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Viruses 2013, 5(2), 654-662; doi:10.3390/v5020654
Abstract: Accumulation of aggregates rich in an abnormally folded form of the prion protein characterize the neurodegeneration caused by transmissible spongiform encephalopathies (TSEs). The molecular triggers of plaque formation and neurodegeneration remain unknown, but analyses of TSE-infected brain homogenates and preparations enriched for abnormal prion protein suggest that reduced levels of copper and increased levels of manganese are associated with disease. The objectives of this study were to: (1) assess copper and manganese levels in healthy and TSE-infected Syrian hamster brain homogenates; (2) determine if the distribution of these metals can be mapped in TSE-infected brain tissue using X-ray photoelectron emission microscopy (X-PEEM) with synchrotron radiation; and (3) use X-PEEM to assess the relative amounts of copper and manganese in prion plaques in situ. In agreement with studies of other TSEs and species, we found reduced brain levels of copper and increased levels of manganese associated with disease in our hamster model. We also found that the in situ levels of these metals in brainstem were sufficient to image by X-PEEM. Using immunolabeled prion plaques in directly adjacent tissue sections to identify regions to image by X-PEEM, we found a statistically significant relationship of copper-manganese dysregulation in prion plaques: copper was depleted whereas manganese was enriched. These data provide evidence for prion plaques altering local transition metal distribution in the TSE-infected central nervous system.
Transmissible spongiform encephalopathies (TSEs, prion diseases) are fatal neurodegenerative diseases that affect humans and other mammals. The primary component of the infectious TSE agent is a misfolded conformer of the prion protein denoted PrPSc, which typically accumulates in diseased nervous tissue, often as large plaques . The abnormally folded PrPSc molecule is derived from a normal, cellular isoform of the prion protein (PrPC). Both PrPC and PrPSc have identical amino acid sequences and covalent posttranslational modifications and differ only in secondary and higher structure. The prion protein amino acid sequence possesses an octapeptide repeat region with metal binding capacity at the N-terminus of the protein. Evidence suggests that PrPC complexes copper with a dissociation constant, Kd, in the nanomolar range and other metals, most notably manganese, may also be bound [2,3]. Complexation of Mn2+ by PrPC may occur within the octapeptide repeat region or a second site at histidine 95 and occurs with a Kd in the micromolar range . Loading PrPC with manganese induces conformational changes in the protein reminiscent of some of the characteristics of PrPSc, such as increased β-sheet content, aggregation and increased protease resistance . Analysis of the metal occupancy in PrPSc in brain homogenates from TSE-infected mice indicates reduced levels of copper and increased quantities of manganese compared to PrPC from control brains, suggesting that metal binding may contribute to the mechanism of PrPC-PrPSc conversion [5,6].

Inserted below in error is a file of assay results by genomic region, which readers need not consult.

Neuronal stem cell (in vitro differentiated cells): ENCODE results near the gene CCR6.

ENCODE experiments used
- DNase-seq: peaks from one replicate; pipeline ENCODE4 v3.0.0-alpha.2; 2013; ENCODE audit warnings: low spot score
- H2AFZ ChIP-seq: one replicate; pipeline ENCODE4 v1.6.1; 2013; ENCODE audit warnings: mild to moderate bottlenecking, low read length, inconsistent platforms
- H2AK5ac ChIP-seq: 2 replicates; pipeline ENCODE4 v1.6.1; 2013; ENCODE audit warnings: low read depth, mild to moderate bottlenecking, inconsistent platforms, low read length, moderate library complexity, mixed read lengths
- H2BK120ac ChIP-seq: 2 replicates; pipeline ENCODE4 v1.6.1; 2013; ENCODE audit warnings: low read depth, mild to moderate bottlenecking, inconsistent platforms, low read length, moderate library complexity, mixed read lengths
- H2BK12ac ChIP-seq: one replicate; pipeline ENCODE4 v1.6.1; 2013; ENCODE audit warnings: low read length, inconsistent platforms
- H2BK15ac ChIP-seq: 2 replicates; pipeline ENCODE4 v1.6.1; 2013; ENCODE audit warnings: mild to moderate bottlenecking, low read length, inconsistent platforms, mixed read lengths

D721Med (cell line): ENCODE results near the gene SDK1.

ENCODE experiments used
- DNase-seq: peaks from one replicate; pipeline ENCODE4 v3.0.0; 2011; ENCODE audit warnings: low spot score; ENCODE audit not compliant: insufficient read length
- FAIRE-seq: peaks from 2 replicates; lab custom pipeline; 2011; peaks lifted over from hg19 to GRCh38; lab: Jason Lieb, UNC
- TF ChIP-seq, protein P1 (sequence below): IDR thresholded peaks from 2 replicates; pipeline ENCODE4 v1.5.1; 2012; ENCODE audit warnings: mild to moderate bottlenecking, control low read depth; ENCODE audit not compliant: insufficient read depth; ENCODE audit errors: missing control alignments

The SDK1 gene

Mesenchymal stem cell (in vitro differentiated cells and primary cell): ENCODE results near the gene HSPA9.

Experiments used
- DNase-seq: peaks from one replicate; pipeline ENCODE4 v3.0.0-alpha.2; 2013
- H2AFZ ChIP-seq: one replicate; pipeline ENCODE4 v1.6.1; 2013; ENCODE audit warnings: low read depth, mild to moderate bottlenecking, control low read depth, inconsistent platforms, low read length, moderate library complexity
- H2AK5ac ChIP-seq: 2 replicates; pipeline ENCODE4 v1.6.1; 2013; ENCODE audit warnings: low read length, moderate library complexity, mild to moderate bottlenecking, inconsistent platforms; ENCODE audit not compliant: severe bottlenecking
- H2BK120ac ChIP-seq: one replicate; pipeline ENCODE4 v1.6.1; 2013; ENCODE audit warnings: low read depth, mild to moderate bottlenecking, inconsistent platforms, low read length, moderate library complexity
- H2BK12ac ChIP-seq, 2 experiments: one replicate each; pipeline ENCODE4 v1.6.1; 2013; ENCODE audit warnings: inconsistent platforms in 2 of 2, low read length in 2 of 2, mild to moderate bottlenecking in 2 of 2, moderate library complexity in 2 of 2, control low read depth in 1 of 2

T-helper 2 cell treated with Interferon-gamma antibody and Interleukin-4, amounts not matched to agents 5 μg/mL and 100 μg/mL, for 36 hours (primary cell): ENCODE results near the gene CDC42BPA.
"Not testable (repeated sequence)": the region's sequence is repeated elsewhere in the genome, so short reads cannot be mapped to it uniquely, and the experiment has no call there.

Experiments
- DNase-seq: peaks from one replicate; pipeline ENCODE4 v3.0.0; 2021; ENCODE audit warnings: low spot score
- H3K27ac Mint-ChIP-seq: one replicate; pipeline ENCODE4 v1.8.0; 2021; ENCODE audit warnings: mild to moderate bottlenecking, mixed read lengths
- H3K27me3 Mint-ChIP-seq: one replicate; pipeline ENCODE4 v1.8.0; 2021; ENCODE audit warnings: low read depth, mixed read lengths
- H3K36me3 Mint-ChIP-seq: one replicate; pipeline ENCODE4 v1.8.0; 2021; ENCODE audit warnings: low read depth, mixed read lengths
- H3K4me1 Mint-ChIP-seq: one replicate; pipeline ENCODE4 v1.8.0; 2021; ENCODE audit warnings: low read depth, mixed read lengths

Dysregulation of copper-manganese homeostasis has been hypothesized to contribute to, or even cause, TSE-related pathology and death [7,8], and manipulation of metal levels has been reported to modestly prolong the incubation period in scrapie-infected mice [9,10,11]. Brains of TSE-infected humans and animals have reduced levels of copper and increased levels of manganese [5,6,12,13,14]. Presumably, metal binding by PrPSc contributes to these alterations in brain metal concentrations, but information on the spatial distribution of metal in, or near, prion plaques in situ has not been reported. Synchrotron radiation X-ray photoemission electron microscopy (X-PEEM) is a sensitive spectromicroscopy method capable of mapping most elements on a micron scale at sensitivity down to the parts per billion range [15,16,17]. In this study, we assess bulk copper and manganese concentrations in healthy and TSE-infected hamster brain homogenates and use X-PEEM to localize the distribution of copper and manganese in prion plaques.
2. Materials and Methods
Animals used in this study were cared for according to institutionally approved protocols. For all experiments, hamsters were infected intracerebrally with the HY strain of hamster-adapted transmissible mink encephalopathy agent ; the controls were sham-inoculated with saline. Brains were collected at clinical disease (~62 days post-infection) and stored at -80 °C until use. For metal content experiments, brains from hamsters clinically affected with HY strain or age-matched, sham-inoculated controls were homogenized in sterile, distilled, deionized H2O using Dounce homogenizers. Nitric acid (Trace Metal Grade, Fisher Scientific) was added to a final concentration of 50% and samples were heated at 100 °C for 2 hours or until the solution clarified. All glass and plastic-ware for this procedure was soaked in 10% nitric acid for 24 hours prior to use, and all samples were run in parallel. Analysis of copper and manganese concentrations was performed by the University of Wisconsin Soil and Plant Analysis Laboratory using inductively coupled plasma-mass spectrometry (ICP-MS) following their standard protocols. Copper and manganese concentrations are reported on a wet weight basis.